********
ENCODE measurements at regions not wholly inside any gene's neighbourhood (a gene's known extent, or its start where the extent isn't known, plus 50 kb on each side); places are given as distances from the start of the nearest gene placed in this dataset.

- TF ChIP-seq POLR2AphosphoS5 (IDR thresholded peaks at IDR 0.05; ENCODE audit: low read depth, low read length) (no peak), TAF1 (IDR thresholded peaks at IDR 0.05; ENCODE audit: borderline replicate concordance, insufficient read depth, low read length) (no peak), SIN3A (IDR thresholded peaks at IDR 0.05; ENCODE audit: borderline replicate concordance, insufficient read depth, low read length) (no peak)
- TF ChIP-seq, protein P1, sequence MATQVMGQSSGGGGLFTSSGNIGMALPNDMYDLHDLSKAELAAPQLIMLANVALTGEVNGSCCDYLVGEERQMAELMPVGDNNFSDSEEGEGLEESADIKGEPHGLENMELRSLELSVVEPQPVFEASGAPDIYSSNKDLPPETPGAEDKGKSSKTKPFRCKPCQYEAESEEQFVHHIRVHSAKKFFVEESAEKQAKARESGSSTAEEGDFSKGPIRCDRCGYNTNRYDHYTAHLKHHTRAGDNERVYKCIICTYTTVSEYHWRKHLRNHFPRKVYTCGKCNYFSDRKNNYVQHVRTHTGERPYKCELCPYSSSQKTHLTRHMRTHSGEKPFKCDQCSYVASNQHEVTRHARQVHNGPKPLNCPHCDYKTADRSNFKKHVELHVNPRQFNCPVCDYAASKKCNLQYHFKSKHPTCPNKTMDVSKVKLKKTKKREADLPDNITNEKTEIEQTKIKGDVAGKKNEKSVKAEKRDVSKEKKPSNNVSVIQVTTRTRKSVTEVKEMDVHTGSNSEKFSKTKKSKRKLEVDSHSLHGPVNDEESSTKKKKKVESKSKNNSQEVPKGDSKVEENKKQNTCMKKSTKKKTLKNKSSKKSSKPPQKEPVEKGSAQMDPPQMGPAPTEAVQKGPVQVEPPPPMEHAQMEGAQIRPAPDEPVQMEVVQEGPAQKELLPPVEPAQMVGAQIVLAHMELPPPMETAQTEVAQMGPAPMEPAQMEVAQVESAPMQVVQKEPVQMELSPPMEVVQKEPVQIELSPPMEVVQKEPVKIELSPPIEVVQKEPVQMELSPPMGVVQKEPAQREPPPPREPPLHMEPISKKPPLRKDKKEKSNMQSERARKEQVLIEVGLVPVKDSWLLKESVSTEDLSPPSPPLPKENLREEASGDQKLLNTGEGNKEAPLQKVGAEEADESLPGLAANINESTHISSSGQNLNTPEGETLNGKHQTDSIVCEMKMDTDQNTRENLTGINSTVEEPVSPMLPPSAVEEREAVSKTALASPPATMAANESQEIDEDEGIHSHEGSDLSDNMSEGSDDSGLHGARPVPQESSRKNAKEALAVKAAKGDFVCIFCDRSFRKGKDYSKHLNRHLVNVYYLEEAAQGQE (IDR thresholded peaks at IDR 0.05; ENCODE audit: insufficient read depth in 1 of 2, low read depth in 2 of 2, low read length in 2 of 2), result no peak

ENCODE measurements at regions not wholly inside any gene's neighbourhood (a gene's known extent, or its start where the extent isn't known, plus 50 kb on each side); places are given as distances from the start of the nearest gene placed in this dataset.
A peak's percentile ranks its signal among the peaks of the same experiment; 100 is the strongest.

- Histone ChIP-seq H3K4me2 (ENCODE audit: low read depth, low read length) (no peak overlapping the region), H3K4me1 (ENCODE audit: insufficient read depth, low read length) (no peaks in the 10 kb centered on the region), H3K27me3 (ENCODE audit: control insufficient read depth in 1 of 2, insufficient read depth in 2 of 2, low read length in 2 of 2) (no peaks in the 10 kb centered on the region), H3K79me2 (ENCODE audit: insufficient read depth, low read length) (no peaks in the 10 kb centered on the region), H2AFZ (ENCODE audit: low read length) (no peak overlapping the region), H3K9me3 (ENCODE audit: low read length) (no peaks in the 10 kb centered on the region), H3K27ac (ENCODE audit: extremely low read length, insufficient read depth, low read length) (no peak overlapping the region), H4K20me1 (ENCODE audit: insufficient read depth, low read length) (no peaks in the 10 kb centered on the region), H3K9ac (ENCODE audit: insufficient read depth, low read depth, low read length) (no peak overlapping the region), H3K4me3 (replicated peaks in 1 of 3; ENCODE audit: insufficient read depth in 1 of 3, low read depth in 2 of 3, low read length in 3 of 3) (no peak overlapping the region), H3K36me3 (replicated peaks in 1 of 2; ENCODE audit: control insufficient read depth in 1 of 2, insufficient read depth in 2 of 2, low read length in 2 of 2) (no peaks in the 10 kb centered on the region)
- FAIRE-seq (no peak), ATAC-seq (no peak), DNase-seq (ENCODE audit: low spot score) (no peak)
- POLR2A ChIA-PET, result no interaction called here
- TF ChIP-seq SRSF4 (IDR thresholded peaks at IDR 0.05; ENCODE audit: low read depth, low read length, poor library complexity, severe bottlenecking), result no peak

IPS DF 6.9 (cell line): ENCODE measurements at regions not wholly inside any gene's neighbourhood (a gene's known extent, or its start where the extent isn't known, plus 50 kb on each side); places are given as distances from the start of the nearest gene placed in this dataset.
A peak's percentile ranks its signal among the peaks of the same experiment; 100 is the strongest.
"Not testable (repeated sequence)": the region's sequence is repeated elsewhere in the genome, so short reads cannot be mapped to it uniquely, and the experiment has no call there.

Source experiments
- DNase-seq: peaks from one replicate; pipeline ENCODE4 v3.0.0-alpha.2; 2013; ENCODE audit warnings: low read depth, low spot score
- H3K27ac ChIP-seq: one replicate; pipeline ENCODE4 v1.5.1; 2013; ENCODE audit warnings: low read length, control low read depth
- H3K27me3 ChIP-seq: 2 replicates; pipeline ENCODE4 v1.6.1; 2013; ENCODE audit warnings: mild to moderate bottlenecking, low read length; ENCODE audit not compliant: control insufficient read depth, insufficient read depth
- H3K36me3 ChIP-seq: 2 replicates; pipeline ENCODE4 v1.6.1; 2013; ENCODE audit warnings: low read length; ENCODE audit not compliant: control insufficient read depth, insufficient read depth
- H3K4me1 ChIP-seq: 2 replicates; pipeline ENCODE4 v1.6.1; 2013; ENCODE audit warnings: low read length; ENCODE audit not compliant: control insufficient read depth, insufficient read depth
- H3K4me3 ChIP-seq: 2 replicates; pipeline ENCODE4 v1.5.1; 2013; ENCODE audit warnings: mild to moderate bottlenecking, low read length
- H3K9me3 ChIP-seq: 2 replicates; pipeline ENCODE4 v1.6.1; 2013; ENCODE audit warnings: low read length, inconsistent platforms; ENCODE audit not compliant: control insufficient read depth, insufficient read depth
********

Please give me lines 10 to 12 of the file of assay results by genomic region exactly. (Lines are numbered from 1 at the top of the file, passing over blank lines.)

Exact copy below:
IPS DF 6.9 (cell line): ENCODE measurements at regions not wholly inside any gene's neighbourhood (a gene's known extent, or its start where the extent isn't known, plus 50 kb on each side); places are given as distances from the start of the nearest gene placed in this dataset.
A peak's percentile ranks its signal among the peaks of the same experiment; 100 is the strongest.
"Not testable (repeated sequence)": the region's sequence is repeated elsewhere in the genome, so short reads cannot be mapped to it uniquely, and the experiment has no call there.